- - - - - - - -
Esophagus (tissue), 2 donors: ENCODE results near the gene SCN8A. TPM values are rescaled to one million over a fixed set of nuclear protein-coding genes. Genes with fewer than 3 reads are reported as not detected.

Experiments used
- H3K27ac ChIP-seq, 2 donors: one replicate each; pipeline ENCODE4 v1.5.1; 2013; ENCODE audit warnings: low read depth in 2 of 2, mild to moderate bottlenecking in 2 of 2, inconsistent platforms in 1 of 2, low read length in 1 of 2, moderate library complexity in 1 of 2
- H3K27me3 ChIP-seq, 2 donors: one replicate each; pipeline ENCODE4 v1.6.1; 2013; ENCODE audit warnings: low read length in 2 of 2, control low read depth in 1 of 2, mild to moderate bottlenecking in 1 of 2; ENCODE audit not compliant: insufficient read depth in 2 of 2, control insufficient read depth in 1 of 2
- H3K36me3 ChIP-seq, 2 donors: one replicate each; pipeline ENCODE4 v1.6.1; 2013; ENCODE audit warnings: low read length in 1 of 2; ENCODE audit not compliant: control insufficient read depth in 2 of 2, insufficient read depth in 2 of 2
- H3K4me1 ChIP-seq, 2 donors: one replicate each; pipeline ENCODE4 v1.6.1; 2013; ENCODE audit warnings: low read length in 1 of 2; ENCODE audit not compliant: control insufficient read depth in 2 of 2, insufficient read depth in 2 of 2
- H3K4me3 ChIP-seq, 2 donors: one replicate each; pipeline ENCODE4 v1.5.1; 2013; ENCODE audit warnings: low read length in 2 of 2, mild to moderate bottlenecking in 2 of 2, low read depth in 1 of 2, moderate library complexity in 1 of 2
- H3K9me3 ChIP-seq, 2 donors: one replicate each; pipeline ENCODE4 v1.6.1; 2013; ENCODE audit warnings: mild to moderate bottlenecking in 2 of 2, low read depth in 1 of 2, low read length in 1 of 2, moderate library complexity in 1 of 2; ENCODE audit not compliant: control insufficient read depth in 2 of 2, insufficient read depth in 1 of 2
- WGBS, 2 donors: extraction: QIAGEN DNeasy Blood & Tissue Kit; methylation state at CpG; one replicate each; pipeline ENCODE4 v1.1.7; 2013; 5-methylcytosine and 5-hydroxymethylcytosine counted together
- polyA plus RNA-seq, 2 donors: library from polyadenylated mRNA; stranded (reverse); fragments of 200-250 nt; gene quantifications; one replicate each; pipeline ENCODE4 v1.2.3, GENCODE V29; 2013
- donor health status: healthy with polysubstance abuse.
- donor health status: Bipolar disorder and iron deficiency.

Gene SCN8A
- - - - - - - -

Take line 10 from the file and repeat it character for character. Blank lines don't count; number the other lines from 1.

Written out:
- polyA plus RNA-seq, 2 donors: library from polyadenylated mRNA; stranded (reverse); fragments of 200-250 nt; gene quantifications; one replicate each; pipeline ENCODE4 v1.2.3, GENCODE V29; 2013